Why The Future Of Marijuana Farming Could Be Craft Weed

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There are plenty of predictions about how cannabis farming is poised to go corporate, but Big Marijuana is not inevitable, says Ryan Stoa, a professor of law at Concordia University.

That doesn’t mean it won’t happen. But Stoa, the author of Craft Weed: Family Farming and the Future of the Marijuana Industry, argues that in a world where cannabis is legal, there is a route for cannabis agriculture to stay sustainable and local.

The idea for Craft Weed began when Stoa started hearing about water conflict in Northern California, specifically around marijuana agriculture. Before, the state government had been going after marijuana growers just for growing. But now, they are targeting them for issues related to water rights. “Cannabis, as an industry, is evolving so quickly,” says Stoa, “How do you manage a water rights system when the users are in this legal gray area?” Once he started looking into these issues, Stoa found that marijuana farming is largely unregulated, which means that there’s a lot of confusion and a lot of potential for policymakers to shape marijuana agriculture into the industry they want.

The Verge spoke to Stoa about what’s fending off a corporate takeover, potential legal regulations that could help the industry remain small, and the environmental impact of farming.

This interview has been lightly edited for clarity.

In the beginning of the book, you mention this Big Marijuana prophecy about how conglomerates are sure to take over. Where are we hearing this, and why is it inevitable?

With legalization comes a lot of hype about big marijuana and about marijuana changing from the black market where there’s a lot of mom-and-pop small-scale farming, at least in the United States, to one in which the industry will be dominated by one or two really large corporations, the way Philip Morris and Monsanto do. You hear this prophecy when it comes to fears about opening up the industry or from cannabis startups saying they want to be “the Starbucks of weed.” But something different is possible.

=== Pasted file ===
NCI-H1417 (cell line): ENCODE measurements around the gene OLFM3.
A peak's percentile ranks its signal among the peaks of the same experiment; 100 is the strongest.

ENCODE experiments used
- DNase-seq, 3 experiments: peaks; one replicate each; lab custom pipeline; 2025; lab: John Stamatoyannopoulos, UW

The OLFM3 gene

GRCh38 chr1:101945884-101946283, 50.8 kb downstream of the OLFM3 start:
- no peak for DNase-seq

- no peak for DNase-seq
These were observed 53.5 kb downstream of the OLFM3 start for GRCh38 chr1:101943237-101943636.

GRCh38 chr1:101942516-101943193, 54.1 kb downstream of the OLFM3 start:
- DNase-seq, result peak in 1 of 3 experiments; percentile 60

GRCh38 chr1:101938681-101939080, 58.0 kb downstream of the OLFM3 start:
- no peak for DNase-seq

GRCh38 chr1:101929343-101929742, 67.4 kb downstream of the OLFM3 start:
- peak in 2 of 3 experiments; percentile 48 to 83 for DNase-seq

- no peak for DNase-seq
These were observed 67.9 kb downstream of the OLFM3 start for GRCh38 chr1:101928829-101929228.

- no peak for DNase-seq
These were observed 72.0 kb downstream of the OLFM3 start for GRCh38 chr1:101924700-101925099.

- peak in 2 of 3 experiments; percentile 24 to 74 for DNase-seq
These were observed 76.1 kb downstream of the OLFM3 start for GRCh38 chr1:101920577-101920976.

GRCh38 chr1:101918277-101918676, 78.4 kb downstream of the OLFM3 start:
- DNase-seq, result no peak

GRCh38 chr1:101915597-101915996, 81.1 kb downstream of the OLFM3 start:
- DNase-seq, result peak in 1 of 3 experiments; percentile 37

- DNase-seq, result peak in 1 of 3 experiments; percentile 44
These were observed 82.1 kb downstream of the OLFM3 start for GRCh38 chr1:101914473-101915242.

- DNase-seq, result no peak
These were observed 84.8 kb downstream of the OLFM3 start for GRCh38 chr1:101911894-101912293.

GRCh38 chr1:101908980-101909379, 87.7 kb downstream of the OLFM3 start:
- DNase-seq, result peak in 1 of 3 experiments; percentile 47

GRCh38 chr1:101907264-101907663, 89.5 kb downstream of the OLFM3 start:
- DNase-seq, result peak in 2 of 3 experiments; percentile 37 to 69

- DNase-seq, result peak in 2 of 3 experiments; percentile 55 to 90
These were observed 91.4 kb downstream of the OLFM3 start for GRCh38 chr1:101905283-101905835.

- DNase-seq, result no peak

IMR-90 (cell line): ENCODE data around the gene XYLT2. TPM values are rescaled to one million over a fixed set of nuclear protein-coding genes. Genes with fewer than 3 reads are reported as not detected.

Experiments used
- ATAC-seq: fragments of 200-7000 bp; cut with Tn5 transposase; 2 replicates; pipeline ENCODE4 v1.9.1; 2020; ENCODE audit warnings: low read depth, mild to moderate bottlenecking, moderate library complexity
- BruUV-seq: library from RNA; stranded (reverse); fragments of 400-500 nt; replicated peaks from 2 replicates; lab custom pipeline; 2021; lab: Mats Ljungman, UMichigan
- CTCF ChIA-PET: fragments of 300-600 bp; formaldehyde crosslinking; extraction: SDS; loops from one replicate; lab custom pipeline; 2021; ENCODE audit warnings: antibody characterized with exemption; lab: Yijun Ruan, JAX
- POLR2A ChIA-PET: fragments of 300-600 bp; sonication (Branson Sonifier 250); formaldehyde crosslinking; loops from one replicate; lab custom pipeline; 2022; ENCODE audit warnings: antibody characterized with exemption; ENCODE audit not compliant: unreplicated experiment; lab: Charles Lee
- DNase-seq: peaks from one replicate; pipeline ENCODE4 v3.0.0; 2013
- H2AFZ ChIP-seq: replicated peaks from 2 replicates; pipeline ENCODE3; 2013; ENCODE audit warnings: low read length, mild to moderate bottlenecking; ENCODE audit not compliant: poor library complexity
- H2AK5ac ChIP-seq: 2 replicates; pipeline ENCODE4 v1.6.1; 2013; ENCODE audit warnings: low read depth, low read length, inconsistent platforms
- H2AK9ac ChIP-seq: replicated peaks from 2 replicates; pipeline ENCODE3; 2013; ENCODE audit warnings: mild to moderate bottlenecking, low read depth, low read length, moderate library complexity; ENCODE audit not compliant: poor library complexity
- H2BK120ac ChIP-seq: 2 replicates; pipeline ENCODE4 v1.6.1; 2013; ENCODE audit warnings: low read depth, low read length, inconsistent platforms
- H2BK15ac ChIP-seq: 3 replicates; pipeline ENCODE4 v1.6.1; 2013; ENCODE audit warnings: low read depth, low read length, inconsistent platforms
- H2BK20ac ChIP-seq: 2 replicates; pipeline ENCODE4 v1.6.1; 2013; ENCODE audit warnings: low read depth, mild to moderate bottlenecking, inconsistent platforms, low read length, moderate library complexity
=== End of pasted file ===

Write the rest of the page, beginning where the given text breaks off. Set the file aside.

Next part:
I’m not trying to say that Big Marijuana will never come to pass or there won’t be corporate involvement in the cannabis industry. Corporate involvement in cannabis is inevitable. I just don’t think it has to be a complete and total takeover. Just like in the beer market, you have the microbrews living alongside a thriving and growing craft beer market. There are a few big-picture reasons why I think that might be the case.

Why is that?

One is that the cannabis plant is capable of a remarkable amount of genetic variation. We think of it as one generic product, but that’s not the case. There have been incredible amounts of different cannabis plants, and each strain may have different characteristics for the consumer, each strain requires its own care-taking method for the farmer. That fact will make it harder for Big Marijuana to come to pass.

I think the simplistic vision for the takeover is that this 20,000-acre farm will produce marijuana so cheaply that it’ll flood the market with this generic product and run small-scale farmers out of business. But that’s hard to do if there isn’t a generic product in the first place, and the market is more differentiated.

Second, there’s a lot of interest among both the marijuana farming community and the consumer base to see locally made or locally produced artisanal products. On the regulator size, states have a role to play. You already see states like California putting a cap or limit on the size of marijuana farms, essentially saying, “If we’re going to legalize this industry, we want to spread the benefits to as many people as possible.” Other states are capable of replicating that model.

What other regulatory protections might help?

Another one is using an appellation system that will essentially mirror the ones we have for wine. So when we drink a bottle that says “Napa,” you can be confident it came from Napa, and Napa producers are protected because others can’t take advantage of their reputation by falsely claiming that it’s coming from them. You could see the same with cannabis.